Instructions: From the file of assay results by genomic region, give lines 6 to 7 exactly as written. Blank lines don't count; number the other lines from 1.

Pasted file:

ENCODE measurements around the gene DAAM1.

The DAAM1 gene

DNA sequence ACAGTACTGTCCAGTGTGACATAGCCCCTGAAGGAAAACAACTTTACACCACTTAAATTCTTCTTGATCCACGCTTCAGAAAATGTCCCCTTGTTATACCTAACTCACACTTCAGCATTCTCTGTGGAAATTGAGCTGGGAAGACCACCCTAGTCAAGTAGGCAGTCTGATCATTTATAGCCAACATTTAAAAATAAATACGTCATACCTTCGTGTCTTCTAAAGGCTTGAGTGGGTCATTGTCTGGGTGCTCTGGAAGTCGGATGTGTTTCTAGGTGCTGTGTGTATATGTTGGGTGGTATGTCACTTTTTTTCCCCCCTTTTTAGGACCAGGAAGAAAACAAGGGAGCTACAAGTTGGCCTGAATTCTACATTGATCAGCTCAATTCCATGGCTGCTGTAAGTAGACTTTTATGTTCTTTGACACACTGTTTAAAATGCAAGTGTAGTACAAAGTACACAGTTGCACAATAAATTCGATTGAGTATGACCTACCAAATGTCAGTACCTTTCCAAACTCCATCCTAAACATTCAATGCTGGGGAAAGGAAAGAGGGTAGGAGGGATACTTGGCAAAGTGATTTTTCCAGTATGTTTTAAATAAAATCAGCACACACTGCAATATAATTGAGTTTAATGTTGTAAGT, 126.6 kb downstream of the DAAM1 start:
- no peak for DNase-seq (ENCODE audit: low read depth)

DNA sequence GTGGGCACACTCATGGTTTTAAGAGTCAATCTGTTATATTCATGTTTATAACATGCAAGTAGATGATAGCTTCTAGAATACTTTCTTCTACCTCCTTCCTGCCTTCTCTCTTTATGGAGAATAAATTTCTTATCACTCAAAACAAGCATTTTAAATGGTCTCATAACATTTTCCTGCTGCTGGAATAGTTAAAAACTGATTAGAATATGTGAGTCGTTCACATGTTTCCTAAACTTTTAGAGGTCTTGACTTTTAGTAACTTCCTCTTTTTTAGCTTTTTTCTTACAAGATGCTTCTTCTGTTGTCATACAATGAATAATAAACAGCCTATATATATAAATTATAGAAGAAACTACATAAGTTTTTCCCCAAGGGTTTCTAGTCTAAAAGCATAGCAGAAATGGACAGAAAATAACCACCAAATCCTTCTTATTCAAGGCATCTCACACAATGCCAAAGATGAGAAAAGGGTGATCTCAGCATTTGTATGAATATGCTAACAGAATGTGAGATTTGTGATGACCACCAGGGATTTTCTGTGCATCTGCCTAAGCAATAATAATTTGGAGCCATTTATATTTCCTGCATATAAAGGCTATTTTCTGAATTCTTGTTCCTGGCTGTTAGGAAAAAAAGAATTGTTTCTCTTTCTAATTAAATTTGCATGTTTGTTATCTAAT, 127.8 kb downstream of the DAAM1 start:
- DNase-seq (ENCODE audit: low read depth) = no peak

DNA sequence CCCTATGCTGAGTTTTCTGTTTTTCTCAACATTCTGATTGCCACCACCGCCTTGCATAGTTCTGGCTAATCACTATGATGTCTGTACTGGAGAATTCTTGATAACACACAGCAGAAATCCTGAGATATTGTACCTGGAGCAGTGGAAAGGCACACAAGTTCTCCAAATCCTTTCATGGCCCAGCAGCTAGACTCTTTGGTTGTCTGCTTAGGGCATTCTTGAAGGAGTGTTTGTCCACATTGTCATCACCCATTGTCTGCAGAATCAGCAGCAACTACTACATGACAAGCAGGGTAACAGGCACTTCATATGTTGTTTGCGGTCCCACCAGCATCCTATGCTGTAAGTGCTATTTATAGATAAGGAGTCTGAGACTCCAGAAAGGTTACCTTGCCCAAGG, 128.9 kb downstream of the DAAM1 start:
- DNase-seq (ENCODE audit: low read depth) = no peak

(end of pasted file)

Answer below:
- DNase-seq (ENCODE audit: low read depth) = no peak

DNA sequence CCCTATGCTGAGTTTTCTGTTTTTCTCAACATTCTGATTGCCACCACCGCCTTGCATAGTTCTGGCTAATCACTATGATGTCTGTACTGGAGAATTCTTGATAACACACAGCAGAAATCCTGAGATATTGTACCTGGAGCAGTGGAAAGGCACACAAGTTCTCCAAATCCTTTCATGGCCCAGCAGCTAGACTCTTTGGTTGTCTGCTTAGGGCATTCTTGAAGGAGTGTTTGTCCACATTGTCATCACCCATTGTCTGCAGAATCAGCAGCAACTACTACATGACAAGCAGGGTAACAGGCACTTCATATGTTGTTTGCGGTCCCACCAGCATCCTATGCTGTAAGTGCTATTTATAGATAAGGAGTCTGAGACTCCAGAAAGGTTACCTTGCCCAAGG, 128.9 kb downstream of the DAAM1 start: